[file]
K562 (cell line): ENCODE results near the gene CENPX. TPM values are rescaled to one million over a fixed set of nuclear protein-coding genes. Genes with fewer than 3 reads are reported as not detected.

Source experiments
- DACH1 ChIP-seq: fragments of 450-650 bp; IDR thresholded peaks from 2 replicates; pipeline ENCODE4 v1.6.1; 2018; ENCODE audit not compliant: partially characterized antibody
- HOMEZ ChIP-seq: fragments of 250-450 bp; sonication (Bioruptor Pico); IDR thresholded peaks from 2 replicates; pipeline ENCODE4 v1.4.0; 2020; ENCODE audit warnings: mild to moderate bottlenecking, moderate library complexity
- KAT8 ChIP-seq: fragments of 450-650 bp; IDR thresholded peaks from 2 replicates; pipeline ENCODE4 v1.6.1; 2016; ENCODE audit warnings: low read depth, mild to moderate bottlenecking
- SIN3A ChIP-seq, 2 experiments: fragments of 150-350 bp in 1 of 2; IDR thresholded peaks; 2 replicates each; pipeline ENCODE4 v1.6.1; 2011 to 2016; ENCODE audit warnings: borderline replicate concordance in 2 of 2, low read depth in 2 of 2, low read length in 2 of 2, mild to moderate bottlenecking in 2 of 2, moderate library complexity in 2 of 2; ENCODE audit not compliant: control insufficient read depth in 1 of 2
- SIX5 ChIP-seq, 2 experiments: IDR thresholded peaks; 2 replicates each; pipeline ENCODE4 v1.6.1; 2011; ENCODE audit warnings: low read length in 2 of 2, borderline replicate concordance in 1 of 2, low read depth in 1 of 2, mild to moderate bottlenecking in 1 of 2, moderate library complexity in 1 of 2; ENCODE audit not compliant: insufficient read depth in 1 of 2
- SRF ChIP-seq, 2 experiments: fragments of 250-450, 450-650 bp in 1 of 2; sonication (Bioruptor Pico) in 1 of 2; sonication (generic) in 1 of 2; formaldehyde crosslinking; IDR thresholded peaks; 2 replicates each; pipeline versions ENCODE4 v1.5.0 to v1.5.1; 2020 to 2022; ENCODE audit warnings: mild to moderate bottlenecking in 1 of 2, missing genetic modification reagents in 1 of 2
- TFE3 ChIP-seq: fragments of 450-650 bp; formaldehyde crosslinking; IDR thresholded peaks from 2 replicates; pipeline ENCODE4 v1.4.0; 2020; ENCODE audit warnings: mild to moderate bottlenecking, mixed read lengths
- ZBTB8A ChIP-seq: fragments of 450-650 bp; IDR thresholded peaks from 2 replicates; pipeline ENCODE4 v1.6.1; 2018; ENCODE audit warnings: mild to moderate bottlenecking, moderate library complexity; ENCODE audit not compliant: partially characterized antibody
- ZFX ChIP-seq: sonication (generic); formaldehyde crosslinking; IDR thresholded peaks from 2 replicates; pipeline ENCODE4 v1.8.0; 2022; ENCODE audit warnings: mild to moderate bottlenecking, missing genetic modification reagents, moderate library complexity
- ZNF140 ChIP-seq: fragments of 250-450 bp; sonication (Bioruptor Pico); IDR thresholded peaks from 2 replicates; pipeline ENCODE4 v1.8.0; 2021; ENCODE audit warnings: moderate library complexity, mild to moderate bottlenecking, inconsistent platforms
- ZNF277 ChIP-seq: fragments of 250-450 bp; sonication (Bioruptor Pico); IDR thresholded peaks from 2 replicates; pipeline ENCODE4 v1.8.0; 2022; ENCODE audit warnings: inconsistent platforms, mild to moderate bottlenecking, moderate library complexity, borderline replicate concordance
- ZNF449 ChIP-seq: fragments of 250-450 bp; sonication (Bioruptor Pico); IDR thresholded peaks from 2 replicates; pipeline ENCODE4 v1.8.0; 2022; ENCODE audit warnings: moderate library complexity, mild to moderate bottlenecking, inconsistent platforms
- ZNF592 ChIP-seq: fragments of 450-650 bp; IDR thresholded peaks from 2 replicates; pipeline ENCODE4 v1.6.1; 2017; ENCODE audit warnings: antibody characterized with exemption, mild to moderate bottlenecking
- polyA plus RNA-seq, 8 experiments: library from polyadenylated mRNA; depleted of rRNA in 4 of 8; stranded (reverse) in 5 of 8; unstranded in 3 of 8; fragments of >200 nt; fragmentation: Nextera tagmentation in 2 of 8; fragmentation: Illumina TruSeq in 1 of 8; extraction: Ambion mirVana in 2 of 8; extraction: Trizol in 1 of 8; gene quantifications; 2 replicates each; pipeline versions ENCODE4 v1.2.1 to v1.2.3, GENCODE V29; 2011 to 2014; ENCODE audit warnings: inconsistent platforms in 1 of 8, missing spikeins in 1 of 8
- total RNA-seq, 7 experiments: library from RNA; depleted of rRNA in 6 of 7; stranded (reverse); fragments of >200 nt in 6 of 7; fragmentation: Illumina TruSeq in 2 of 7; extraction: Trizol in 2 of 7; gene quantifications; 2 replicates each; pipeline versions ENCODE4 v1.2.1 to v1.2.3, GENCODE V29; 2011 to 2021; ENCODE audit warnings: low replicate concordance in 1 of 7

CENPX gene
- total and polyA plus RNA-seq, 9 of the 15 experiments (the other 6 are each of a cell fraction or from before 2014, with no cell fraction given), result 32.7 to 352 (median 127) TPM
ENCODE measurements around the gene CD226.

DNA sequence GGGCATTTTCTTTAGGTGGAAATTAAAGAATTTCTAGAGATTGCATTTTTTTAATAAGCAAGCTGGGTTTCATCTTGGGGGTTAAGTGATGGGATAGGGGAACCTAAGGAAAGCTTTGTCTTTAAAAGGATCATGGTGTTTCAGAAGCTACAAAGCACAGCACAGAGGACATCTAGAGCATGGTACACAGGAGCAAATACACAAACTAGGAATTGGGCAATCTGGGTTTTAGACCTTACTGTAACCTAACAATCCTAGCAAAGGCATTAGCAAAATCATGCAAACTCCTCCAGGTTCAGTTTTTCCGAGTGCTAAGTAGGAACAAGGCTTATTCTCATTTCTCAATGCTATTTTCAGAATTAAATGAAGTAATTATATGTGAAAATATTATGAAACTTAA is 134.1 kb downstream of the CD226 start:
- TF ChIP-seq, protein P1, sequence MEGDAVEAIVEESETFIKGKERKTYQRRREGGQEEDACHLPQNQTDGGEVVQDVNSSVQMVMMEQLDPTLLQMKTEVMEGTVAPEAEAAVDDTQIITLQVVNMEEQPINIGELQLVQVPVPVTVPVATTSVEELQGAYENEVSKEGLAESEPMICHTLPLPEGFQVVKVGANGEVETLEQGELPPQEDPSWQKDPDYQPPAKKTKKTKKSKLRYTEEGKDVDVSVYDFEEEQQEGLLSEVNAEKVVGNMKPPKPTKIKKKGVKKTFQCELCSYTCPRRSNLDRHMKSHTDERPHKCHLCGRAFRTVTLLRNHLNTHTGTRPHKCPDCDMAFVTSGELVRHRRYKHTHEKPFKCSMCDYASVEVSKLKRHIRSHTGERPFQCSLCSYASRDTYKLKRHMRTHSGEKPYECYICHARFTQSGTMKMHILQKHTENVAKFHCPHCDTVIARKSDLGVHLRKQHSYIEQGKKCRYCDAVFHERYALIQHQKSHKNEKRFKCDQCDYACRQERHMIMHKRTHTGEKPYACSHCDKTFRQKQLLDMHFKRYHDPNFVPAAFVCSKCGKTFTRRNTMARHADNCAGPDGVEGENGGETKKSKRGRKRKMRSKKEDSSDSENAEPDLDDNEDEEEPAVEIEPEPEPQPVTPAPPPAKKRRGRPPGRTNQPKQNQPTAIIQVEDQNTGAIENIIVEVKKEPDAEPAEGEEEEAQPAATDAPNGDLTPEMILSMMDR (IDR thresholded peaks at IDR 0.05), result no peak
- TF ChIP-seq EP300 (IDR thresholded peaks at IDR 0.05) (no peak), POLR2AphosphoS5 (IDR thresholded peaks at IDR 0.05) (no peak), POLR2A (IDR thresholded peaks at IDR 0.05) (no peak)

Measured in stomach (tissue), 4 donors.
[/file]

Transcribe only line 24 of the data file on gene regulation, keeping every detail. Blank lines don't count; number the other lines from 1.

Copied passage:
Measured in stomach (tissue), 4 donors.